NAACP v. Alabama and False Symmetry in the Disclosure Debate
38 Pages Posted: 23 May 2012
Date Written: May 23, 2012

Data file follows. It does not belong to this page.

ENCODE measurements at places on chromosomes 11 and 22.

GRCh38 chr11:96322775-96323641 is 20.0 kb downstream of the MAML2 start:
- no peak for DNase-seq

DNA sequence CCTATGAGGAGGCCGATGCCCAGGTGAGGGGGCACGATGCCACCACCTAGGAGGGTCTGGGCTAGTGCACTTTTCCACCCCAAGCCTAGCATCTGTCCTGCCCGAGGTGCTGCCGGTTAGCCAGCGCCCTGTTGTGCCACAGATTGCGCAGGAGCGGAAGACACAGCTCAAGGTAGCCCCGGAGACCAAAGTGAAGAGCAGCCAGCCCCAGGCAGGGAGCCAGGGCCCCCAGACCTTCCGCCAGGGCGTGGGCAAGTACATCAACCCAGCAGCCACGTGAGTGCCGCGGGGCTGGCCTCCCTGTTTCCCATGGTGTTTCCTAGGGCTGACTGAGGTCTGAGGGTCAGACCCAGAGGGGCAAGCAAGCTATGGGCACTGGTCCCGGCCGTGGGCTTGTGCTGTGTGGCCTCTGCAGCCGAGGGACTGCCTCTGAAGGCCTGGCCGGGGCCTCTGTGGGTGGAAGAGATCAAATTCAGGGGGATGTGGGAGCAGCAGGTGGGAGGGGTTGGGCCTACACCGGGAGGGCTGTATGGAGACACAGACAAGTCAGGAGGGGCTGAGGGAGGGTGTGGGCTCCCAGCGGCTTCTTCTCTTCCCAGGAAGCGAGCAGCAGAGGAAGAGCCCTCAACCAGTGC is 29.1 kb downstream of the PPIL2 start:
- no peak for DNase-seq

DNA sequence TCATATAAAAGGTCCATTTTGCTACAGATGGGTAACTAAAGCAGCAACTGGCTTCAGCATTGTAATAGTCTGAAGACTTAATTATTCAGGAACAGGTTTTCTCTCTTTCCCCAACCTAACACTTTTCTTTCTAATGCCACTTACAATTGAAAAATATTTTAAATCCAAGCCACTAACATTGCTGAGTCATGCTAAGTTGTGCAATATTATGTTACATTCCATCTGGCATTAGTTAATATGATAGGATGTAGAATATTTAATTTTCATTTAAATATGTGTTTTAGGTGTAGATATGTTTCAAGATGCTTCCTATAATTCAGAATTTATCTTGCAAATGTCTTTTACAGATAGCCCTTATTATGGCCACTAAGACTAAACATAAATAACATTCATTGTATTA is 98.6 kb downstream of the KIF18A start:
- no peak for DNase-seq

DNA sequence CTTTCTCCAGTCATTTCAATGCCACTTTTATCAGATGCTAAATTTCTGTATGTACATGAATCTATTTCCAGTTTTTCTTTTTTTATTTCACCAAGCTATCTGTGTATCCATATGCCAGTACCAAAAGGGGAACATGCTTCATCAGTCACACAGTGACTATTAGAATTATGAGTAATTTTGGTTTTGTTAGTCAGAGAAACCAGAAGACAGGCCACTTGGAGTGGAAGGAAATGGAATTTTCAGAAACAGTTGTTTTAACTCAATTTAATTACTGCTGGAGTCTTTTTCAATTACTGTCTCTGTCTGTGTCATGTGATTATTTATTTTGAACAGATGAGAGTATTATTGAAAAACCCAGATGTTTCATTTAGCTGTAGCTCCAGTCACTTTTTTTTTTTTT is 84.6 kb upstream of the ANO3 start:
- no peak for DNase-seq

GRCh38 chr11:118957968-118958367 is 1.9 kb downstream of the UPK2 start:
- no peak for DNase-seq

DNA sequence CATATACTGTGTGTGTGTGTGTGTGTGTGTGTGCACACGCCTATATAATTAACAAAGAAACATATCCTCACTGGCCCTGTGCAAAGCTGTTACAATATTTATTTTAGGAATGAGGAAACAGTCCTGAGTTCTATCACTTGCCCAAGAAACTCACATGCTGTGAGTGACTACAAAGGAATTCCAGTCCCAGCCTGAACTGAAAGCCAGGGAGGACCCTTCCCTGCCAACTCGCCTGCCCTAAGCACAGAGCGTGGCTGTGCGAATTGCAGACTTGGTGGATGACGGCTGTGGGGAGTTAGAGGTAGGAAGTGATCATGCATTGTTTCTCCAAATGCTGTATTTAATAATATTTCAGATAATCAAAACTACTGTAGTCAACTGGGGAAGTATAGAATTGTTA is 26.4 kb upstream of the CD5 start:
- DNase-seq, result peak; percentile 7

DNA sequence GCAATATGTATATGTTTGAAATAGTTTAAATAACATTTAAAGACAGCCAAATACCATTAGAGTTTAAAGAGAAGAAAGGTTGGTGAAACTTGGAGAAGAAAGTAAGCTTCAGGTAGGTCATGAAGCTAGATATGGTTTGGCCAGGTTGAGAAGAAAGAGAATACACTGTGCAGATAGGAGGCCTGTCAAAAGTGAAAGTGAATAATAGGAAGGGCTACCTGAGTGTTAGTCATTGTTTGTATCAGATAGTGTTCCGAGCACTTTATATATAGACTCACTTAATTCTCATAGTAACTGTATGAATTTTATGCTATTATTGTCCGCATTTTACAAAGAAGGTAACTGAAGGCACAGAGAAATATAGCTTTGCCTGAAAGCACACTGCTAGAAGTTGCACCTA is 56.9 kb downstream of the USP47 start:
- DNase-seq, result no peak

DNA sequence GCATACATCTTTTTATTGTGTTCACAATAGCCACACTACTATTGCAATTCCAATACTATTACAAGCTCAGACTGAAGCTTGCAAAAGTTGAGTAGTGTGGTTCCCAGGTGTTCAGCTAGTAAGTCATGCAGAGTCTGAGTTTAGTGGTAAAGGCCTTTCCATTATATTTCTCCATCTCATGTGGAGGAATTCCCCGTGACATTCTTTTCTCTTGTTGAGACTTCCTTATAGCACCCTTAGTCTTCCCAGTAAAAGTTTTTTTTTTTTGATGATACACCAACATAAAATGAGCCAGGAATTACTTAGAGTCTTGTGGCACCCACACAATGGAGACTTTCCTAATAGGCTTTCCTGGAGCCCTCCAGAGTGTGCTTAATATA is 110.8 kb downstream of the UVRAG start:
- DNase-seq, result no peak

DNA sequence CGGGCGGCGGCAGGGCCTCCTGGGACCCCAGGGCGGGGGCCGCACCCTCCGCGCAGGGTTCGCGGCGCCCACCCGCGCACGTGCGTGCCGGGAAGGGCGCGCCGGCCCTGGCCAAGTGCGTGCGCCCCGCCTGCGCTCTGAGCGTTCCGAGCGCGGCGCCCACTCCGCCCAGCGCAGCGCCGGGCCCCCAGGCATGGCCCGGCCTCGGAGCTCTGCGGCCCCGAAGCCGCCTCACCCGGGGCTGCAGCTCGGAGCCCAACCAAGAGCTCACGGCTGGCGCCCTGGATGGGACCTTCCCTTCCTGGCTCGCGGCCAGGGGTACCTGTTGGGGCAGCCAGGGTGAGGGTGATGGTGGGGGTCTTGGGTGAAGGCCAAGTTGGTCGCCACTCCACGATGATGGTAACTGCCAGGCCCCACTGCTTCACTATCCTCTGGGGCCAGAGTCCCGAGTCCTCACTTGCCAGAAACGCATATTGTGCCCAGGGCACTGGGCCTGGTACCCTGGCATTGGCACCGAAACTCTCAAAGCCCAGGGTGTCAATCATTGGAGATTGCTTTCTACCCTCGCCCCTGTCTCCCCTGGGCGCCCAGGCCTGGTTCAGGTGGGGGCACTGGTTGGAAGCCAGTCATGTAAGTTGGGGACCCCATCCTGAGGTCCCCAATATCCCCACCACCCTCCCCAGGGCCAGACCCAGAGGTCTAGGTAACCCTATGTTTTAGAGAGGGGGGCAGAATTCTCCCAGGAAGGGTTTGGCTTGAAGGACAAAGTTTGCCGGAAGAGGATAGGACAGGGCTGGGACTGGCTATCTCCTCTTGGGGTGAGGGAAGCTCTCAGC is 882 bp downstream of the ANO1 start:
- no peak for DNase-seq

In the wake of Citizens United v. FEC, the legal fight over campaign finance has largely shifted from direct limits on expenditures to disclosure requirements. Opponents of disclosure requirements frequently invoke NAACP v. Alabama ex rel. Patterson, in which the Supreme Court first addressed the role of anonymity in the context of First Amendment protections. From their perspective, NAACP v. Alabama stands for a neutral proposition that, because compelled disclosure of a speaker’s identity may deter that person (or entity) from speaking, such requirements should generally be viewed with suspicion (the “anti-chilling” interpretation). Yet NAACP v. Alabama can also be understood from a perspective that acknowledges its historical context. Viewed from this framework (the “anti-suppression” interpretation), recent efforts to deploy NAACP v. Alabama against contemporary disclosure requirements in order to protect powerful corporate donors run counter to the values that originally animated NAACP v. Alabama. This debate mirrors one of the more interesting legal controversies from the past few decades, namely the struggle over the meaning of the Equal Protection Clause and the Court’s landmark school desegregation case, Brown v. Board of Education. In the Equal Protection context, however, courts have generally operated from the principle that racial classifications are inherently odious, and that, regardless of the context, heightened scrutiny of race-based decision-making is warranted. In contrast, with campaign disclosure rules, courts are agnostic or even skeptical of the inherent value of anonymous speech and therefore apply a more context-dependent analysis in determining whether disclosure requirements are appropriate in a particular case. The result is that courts apply a context-neutral “anti-classification” principle in the school integration context, but a context-dependent “anti-suppression” principle in the disclosure context.
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